Friday, August 02, 2013

From the more cryptic letters of Thomas Hardy

I've been flipping through Volume Two of Thomas Hardy's letters, which covers the years 1893 to 1901, and there are many pleasures to be found within, particularly Hardy's flirtatious letters to Florence Henniker--which, were it an era when women were wearing pants, you'd be hard pressed not to read as a sustained effort to get into hers. Ahem.

That's a good note on which to lead into the first of the two letters I want to highlight today. Both are short, almost to the point of being cryptic, and both are amusing. The first, to Havelock Ellis, was sent on July 29, 1895:
Dear Mr Ellis
Pamphlet received. Shall read it with interest.
Yours very truly,
Thomas Hardy
Ellis, you probably know, was a pioneering sexologist, and the pamphlet? Editors Richard Little Purdy and Michael Millgate helpfully note that it was likely Sexual Inversion in Women. If a famous sexologist sends you, unsolicited, that pamphlet, in that less open era, what other response is possible? (And presumably he kept it hidden from his wife?)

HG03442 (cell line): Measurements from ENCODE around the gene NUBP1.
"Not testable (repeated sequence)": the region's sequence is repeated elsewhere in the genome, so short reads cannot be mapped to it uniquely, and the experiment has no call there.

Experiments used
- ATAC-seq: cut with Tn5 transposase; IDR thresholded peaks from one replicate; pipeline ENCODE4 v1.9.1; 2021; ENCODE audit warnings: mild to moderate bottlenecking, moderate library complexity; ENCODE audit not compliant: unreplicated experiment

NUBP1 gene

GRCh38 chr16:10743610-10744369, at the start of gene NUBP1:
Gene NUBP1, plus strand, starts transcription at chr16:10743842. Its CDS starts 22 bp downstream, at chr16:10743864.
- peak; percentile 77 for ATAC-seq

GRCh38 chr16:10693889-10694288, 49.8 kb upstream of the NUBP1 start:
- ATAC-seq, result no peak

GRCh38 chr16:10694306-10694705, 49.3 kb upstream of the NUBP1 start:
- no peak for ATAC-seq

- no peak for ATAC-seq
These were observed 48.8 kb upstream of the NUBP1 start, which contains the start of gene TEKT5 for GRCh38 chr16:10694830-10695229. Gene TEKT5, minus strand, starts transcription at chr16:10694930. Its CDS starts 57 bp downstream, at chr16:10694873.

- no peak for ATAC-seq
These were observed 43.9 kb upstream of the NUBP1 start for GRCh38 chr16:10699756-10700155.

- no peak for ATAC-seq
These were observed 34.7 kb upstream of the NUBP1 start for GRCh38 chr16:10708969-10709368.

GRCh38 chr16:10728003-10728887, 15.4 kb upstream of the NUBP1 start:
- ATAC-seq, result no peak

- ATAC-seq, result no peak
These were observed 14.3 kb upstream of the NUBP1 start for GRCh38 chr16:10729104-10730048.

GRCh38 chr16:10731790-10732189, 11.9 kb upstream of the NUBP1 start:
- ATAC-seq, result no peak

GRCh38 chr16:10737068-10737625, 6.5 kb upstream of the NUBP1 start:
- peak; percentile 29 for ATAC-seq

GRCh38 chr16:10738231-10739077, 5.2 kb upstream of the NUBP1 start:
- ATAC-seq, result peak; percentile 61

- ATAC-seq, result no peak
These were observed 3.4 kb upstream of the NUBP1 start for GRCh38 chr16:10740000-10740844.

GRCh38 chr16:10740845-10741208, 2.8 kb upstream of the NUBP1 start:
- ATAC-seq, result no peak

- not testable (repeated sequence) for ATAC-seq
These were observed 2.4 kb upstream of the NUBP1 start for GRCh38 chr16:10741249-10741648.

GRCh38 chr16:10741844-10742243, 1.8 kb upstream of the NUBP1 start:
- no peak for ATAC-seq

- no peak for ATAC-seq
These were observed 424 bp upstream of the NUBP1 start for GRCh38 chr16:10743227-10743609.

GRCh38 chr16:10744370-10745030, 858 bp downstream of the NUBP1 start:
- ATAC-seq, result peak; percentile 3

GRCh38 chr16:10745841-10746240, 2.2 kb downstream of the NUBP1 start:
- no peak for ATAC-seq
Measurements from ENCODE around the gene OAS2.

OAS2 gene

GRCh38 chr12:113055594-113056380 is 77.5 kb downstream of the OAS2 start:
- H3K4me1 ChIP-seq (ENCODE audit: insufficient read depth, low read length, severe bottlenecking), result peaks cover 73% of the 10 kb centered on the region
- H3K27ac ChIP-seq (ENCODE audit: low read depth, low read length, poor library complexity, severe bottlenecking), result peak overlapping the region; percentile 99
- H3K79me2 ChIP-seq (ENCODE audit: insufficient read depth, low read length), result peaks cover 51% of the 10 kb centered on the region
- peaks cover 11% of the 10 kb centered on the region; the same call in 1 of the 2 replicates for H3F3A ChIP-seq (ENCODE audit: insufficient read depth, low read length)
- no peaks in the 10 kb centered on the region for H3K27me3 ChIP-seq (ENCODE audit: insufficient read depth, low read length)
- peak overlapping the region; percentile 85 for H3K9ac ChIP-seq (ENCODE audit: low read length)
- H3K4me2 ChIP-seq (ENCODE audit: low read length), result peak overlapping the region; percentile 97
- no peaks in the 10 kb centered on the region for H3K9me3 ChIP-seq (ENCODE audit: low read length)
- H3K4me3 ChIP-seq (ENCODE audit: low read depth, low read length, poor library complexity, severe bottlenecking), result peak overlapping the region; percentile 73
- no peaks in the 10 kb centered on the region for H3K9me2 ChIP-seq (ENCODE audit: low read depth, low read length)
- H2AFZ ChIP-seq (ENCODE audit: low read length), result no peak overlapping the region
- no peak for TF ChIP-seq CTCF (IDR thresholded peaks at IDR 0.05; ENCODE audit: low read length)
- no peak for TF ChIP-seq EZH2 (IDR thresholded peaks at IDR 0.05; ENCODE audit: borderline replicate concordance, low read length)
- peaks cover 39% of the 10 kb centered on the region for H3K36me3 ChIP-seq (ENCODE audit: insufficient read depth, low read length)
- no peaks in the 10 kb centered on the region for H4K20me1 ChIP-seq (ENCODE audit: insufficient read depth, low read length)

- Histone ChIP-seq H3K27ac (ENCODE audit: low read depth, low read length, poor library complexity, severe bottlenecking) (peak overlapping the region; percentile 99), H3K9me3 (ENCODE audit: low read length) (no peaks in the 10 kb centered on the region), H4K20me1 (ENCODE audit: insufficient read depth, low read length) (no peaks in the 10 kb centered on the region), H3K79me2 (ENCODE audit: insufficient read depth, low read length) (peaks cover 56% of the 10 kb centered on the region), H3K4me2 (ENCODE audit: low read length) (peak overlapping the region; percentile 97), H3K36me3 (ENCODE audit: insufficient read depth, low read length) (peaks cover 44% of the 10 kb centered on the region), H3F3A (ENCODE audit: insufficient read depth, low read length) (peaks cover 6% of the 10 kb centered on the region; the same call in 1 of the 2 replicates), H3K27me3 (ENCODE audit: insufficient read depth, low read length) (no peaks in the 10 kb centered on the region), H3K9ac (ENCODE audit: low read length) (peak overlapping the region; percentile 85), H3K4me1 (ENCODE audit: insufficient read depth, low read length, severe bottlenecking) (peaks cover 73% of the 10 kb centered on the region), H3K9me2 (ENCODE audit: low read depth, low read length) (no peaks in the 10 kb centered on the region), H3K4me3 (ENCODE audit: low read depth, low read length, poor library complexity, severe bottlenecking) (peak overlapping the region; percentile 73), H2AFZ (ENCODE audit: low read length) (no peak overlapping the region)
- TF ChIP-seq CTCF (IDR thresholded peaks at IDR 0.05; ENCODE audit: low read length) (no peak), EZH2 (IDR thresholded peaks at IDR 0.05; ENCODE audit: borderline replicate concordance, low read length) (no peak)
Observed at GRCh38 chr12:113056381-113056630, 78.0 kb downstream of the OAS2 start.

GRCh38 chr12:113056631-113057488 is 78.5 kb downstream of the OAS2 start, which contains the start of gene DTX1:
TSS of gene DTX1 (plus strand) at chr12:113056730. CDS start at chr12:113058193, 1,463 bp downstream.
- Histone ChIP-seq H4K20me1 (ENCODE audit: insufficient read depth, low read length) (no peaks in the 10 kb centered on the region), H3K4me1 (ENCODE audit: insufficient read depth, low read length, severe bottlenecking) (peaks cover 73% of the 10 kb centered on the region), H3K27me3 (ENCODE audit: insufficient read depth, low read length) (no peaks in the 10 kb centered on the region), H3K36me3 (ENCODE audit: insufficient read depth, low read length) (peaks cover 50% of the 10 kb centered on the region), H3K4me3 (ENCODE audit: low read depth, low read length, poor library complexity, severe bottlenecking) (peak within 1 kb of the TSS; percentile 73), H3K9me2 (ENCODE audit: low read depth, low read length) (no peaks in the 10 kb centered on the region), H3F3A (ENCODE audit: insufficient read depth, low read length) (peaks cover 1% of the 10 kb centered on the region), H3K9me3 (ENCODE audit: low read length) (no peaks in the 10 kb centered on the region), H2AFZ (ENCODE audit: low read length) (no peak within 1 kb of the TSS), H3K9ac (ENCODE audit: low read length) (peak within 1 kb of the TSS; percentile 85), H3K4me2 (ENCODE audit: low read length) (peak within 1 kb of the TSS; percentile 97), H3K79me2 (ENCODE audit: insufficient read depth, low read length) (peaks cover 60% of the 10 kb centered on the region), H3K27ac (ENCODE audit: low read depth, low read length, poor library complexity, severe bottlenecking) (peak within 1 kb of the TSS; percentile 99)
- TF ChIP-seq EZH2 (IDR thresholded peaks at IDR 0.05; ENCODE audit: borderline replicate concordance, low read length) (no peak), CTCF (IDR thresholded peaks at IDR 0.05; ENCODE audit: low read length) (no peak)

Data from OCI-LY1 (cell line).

The second letter is from May 4, 1895, and it reads:
Dear Sir,
I am in receipt of your note. I will if possible call on you about 5 this afternoon.
Faithfully yrs,
Thomas Hardy
What makes this one of interest is that it is to an unknown recipient. Oh, sure, it's probably innocuous. But what if it's not? Couldn't that be the response to a blackmail demand? To a note from a private detective who has some information that he's sure will be of interest to the eminent Mr. Hardy?

Could May 4, 1895 have been the day Thomas Hardy met Sherlock Holmes!

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